The Standing Stones Trust
Tourism and Charity in the Isle of Lewis
Preserving a Precious Heritage
From the internationally famous stone circles of Calanais to Dun Bharpa on Barra, we have a unique Neolithic landscape and an archaeological record of unquestionable international significance to preserve. We believe that our Neolithic past is important and should be better understood, managed and valued before being passed to future generations.
A Tourism Charity in the Isle of Lewis
The Trust believes that the best way for this ancient and iconic Neolithic site to continue to have a positive impact in the Outer Hebrides and beyond is to deliver value in the present. We work with the community to promote and manage research and education, allowing us to preserve the fabric of this sacred and atmospheric site.
Development and Tourism Combine
Community ownership combines with tourism, encouraging visitors to come to the Western Isles and discover the stunning beauty of Calanais and the local landscape. We invite our visitors to enjoy this unique site, to unlock the narratives within it and to be transformed by its archaeology, mystery and heritage. This focus on tourism supports employment, raises awareness and creates opportunities for the people that live in our community.
How Does the Trust
The Trust ensures that all income is allocated to projects that are of lasting benefit to the stones and the community in which they stand. Projects are only funded if they:
- Support the exploration, research and management of the Neolithic landscape of the Outer Hebrides
- Ensure that this landscape and its heritage makes a significant and sustainable contribution to the economy of our islands
- Champion the value of the Hebridean Neolithic, not only because of its historic importance, but because of the positive difference it makes to people’s lives
Meet the Team
It’s my job to reach out to individuals and groups in the community and help them to explore and share the benefits of their local heritage site. I’m looking forward to creating more heritage projects for everyone in this unique island community to enjoy.
Having run a successful tourism business on the islands for thirteen years, and lead Outer Hebrides Tourism for ten years, I have enormous experience of the tourism sector and the opportunities and challenges it faces. Calanais is one of the most important tourism assets in the Outer Hebrides, and a major reason for people coming to visit and stay.
I am Co-Founder and Festival Director for HebCelt, the longest running independent music festival in the Highlands and Islands. My late brother Simon Fraser was instrumental in establishing the Calanais Visitor Centre and I try to honour him by bringing people-management and organisational skills to my role, helping to build a strong volunteering and community ethic.
I’m a freelance archaeological consultant, having recently retired as a Principal Curator in National Museums Scotland, where I’d worked since 1987. I co-produced the report on the prehistoric pottery found at Calanais published in the Historic Environment Scotland report on Patrick Ashmore’s excavations between 1979‒88. I’m also a specialist in the period when Calanais was built and used.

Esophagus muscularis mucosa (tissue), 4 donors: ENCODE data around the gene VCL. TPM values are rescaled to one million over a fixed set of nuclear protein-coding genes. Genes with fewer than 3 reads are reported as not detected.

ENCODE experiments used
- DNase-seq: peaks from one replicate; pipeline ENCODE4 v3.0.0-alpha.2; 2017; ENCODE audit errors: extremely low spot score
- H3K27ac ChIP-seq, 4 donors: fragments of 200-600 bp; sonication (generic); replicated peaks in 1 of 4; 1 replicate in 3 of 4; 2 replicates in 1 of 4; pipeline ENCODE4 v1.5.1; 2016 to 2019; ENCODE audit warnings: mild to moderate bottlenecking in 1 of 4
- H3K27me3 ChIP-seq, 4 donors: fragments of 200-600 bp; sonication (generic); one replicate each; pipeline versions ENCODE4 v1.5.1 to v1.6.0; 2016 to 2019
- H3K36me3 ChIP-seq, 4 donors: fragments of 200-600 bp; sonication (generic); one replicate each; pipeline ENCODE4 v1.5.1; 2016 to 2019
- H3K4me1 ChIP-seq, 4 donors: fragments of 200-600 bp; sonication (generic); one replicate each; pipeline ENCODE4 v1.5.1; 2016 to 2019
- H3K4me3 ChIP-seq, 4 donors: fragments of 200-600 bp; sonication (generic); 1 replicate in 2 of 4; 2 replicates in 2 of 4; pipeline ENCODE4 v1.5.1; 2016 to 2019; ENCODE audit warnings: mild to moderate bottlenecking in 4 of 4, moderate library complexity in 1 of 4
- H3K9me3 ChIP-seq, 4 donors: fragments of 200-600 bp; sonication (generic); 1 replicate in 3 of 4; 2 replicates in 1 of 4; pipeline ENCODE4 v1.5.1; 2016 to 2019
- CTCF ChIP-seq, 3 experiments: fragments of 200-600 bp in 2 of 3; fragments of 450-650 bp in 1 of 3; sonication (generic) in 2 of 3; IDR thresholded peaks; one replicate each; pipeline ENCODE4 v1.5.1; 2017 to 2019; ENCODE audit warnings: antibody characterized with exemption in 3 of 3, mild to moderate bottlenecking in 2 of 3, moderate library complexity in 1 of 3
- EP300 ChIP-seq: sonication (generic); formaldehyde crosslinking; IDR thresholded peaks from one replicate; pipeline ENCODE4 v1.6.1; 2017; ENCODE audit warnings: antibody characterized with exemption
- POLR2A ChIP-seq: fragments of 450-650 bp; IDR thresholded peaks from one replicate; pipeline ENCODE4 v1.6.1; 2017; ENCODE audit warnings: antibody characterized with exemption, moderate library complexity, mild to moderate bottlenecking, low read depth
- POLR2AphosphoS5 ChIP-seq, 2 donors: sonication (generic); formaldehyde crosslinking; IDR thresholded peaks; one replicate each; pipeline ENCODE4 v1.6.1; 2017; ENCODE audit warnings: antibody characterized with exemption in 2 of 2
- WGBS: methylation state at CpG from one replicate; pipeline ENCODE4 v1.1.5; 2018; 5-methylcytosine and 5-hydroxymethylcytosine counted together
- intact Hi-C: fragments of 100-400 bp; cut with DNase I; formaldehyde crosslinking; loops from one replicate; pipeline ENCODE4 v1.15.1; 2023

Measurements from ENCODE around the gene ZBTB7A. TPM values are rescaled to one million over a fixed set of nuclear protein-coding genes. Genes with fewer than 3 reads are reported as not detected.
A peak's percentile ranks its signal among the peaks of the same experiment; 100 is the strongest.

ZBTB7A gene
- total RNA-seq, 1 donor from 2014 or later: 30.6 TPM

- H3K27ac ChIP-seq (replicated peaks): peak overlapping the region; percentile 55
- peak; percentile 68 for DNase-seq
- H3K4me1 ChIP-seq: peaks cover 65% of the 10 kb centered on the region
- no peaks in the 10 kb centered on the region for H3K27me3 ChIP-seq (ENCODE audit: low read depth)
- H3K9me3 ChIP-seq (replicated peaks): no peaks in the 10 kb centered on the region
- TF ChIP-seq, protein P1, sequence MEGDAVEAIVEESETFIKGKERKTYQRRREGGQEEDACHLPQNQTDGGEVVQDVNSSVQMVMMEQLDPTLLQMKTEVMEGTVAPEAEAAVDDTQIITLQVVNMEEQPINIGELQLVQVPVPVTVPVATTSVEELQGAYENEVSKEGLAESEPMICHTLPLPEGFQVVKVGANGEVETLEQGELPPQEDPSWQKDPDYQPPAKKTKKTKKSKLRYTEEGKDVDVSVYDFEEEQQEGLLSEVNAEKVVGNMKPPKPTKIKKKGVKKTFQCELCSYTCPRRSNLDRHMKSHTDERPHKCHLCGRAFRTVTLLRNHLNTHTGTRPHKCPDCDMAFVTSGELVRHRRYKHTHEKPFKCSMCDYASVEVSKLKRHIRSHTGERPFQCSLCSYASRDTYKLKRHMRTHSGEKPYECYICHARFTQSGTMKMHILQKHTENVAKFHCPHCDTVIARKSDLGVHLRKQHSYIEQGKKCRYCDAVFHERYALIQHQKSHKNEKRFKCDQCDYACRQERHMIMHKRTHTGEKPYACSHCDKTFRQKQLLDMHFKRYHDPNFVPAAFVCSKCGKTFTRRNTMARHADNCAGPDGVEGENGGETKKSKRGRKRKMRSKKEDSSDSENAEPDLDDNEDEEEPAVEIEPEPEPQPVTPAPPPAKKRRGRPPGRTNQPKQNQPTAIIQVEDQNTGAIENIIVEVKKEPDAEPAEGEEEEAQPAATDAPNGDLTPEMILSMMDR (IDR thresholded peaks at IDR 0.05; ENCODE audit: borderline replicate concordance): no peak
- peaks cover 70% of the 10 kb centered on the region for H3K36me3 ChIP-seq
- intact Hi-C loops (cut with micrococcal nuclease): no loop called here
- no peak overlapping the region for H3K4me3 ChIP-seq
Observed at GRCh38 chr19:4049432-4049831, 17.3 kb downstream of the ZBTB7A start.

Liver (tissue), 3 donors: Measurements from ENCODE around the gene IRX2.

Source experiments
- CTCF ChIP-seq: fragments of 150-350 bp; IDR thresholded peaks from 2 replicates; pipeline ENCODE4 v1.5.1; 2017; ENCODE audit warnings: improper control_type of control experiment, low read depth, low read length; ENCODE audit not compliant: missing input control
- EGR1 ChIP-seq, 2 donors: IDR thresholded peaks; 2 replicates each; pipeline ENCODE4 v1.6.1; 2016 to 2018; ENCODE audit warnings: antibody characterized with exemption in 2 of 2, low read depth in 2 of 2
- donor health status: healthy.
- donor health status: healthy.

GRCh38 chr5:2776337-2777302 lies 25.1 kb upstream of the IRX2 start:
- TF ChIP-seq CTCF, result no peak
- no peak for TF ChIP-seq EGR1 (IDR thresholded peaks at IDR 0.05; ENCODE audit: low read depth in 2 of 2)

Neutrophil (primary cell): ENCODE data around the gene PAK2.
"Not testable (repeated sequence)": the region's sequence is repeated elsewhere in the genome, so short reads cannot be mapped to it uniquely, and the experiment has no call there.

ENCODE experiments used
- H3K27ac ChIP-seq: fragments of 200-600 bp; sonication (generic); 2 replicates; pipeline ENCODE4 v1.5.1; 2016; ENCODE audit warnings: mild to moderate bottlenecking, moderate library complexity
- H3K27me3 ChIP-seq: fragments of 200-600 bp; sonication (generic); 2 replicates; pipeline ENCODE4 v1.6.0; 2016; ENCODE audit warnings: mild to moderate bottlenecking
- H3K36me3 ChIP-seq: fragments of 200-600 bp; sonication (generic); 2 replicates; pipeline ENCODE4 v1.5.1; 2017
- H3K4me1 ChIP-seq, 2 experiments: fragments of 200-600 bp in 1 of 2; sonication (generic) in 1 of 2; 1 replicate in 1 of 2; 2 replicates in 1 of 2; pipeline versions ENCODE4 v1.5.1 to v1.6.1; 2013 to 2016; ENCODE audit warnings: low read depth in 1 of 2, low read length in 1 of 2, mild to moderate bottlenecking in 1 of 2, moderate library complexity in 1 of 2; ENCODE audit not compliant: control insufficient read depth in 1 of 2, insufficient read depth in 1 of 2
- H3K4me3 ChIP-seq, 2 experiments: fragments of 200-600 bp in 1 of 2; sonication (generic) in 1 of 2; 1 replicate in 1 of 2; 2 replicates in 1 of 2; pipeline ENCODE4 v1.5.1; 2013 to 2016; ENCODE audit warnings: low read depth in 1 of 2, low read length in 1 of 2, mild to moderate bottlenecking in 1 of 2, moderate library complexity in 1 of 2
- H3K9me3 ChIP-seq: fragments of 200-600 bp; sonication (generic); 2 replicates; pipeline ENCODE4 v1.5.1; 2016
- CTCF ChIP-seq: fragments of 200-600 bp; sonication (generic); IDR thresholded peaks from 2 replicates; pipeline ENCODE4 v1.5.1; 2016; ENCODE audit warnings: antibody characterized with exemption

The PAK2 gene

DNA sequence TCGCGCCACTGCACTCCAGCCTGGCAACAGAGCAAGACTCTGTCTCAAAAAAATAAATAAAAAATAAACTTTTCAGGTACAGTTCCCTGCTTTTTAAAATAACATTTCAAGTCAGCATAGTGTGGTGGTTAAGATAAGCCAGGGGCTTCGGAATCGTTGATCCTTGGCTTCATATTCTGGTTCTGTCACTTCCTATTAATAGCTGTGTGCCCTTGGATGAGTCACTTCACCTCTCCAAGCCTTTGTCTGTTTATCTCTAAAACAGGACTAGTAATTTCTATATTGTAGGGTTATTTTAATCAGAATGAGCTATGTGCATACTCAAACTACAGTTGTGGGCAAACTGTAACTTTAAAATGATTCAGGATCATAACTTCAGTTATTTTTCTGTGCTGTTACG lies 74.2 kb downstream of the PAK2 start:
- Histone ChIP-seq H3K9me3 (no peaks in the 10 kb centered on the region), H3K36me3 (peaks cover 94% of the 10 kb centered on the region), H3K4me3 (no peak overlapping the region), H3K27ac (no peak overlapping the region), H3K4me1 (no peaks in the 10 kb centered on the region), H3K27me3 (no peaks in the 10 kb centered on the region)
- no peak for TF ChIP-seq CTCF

I live in Aberdeenshire and am currently Head of Mortgages at Bank of Scotland. I bring my experience in project management, finance and strategy to the team, as well as a desire to protect and celebrate the history of this extraordinary location.
I live just the other side of the loch from Calanais (I can see the Visitor Centre from my kitchen window). I am an accountant and accounting academic and although retired I provide accounting assistance to various local social enterprises on a voluntary basis. I am currently treasurer of Outer Hebrides Tourism – the destination management and marketing organisation for the Outer Hebrides.
Projects and Community Ownership
The Trust is central in helping Calanais play an even bigger part in the growth of tourism on the islands. As an important local employer, we aim to be a model social enterprise, adding significantly to our island economy. It is vital that the income from Calanais generates local jobs, confidence and pride of place. One way to achieve this is for the Trust to support meaningful events and projects in which our community, visitors and colleagues can be involved. For more information on upcoming events at Calanais, click here.
The Year of Coasts and Waters
One such project is ‘The Year of Coasts and Waters’. This is a community archaeology project designed to explore the past landscape around the Neolithic and later stone monument at Calanais. Led by geophysics expert Dr Richard Bates of the University of St Andrews, the goal is to work with the local community to explore non-invasive ways of investigating and surveying the Calanais landscape. You can find out more about this project and all our charity initiatives in our community section here.
This exciting and important project is central to the Trust’s ambition to dramatically enhance the visitor experience at Calanais. A significant new extension to the existing cottage will increase retail and cafe provision whilst creating a ‘shop window’ through which visitors can fully explore the site. An interpretation area will house a new and dynamic introduction to the stones, before visitors are invited to step back into the past and immerse themselves in the Neolithic period throughout the remainder of the exhibition and out onto the site itself. The final section of the exhibition will focus in on the story of the stones and will include a dramatic, immersive AV experience, complementing the visitors’ own personal encounters with the site. You can see the plans and read our posts about this exciting initiative here.
Explore the stones in person
Open Tuesday to Saturday
10am - 5pm
Pre-booking essential for groups.